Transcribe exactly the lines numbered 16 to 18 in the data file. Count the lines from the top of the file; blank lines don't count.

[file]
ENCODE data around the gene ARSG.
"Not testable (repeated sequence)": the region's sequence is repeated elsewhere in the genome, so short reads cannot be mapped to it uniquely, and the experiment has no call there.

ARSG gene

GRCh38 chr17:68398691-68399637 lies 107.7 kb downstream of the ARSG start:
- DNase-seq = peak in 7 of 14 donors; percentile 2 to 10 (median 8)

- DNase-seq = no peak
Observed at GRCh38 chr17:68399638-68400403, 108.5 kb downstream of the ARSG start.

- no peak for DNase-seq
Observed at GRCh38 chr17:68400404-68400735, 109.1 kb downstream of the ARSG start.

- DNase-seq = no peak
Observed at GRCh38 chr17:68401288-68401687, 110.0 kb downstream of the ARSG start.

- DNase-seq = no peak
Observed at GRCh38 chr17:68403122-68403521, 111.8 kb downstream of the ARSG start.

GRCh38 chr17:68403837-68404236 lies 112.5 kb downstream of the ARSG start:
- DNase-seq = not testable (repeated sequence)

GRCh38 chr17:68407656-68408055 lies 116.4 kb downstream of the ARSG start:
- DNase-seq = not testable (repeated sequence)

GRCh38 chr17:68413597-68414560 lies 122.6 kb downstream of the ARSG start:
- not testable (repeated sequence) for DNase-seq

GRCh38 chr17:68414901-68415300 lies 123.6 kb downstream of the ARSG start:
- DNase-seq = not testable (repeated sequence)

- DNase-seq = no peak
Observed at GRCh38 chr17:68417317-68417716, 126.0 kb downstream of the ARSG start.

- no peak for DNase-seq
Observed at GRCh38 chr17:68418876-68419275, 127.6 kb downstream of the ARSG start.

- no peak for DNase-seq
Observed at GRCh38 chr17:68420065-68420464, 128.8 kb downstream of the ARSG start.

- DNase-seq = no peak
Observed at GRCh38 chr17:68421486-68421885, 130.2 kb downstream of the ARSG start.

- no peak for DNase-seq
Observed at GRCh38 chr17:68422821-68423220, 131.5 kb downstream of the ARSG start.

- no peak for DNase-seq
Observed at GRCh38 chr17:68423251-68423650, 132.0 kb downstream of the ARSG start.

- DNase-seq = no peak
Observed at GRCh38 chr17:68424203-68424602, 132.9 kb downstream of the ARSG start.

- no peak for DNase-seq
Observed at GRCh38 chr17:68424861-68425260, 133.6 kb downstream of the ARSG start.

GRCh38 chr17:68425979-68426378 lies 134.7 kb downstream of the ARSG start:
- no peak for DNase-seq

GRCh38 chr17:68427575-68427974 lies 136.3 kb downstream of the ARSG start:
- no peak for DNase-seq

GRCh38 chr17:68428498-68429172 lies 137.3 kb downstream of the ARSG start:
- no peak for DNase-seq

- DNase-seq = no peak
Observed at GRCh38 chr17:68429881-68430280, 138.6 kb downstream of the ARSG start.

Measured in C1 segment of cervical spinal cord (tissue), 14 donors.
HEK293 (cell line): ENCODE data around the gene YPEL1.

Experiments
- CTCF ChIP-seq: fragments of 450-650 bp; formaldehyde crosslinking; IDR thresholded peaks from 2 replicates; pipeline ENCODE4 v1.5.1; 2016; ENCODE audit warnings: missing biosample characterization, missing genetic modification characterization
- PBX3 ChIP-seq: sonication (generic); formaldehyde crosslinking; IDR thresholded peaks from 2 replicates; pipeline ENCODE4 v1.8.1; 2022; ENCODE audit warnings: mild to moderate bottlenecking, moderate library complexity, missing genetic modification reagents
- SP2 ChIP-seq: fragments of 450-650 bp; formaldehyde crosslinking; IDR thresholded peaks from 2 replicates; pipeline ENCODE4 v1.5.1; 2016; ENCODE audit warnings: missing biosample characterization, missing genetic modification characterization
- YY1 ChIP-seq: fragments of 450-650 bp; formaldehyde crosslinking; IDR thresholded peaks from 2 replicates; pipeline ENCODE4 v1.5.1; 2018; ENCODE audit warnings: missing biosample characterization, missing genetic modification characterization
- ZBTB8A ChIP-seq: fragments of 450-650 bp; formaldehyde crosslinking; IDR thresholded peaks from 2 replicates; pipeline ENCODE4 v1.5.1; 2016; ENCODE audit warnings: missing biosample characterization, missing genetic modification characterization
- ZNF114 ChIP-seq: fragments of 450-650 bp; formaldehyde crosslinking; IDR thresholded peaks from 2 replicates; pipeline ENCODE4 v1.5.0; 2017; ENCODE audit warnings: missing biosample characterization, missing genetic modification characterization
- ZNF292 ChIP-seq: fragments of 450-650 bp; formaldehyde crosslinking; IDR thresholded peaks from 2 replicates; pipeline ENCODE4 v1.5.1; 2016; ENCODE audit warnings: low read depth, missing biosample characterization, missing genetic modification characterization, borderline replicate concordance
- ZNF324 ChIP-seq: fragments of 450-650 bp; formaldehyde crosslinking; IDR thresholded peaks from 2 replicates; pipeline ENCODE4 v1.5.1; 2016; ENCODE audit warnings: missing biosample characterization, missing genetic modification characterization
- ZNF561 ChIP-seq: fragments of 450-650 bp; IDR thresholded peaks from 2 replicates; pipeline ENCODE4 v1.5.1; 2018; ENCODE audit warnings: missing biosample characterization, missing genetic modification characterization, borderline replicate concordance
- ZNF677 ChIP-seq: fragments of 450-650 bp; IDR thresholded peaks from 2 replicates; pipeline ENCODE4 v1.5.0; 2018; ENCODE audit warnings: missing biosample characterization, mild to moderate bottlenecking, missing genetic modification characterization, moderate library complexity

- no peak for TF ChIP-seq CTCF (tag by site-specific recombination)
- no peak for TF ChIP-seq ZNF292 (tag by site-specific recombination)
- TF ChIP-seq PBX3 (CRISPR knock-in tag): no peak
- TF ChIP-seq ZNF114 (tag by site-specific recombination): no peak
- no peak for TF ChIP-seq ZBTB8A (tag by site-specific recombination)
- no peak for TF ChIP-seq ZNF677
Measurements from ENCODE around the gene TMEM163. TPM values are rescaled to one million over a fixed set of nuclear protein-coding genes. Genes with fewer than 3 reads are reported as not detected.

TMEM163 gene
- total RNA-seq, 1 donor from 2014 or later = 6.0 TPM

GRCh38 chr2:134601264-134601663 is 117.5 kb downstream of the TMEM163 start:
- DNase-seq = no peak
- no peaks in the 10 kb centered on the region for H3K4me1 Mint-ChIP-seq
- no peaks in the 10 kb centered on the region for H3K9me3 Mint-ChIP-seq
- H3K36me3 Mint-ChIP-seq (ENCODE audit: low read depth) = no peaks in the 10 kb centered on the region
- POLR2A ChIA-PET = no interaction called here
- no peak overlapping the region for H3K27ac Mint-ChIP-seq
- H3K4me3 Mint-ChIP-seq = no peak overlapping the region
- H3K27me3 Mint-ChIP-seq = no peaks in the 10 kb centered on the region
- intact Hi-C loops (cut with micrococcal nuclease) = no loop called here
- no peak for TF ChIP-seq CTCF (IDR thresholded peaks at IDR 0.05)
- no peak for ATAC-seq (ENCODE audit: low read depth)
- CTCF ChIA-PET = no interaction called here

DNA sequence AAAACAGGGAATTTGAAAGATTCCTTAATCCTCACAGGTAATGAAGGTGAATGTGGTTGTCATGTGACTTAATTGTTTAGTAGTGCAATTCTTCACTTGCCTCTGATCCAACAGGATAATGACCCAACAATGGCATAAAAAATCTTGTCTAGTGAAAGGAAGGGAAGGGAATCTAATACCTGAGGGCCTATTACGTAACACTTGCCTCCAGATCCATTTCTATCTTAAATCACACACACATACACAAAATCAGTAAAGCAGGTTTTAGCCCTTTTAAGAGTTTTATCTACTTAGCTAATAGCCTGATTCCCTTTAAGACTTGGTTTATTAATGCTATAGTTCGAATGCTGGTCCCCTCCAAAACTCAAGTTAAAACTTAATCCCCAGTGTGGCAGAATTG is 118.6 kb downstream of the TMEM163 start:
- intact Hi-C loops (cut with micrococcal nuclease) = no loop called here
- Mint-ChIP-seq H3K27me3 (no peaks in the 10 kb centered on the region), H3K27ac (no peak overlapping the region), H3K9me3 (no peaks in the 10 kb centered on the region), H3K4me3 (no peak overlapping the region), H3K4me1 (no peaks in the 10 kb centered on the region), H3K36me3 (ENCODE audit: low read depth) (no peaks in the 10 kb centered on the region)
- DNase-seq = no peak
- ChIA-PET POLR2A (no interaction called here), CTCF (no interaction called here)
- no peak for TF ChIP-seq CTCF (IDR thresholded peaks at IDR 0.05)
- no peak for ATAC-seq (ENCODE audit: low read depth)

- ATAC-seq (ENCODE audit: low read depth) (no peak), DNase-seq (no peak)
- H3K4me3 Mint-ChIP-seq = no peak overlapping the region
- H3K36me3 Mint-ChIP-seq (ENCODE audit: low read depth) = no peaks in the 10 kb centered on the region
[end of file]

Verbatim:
GRCh38 chr17:68407656-68408055 lies 116.4 kb downstream of the ARSG start:
- DNase-seq = not testable (repeated sequence)

GRCh38 chr17:68413597-68414560 lies 122.6 kb downstream of the ARSG start: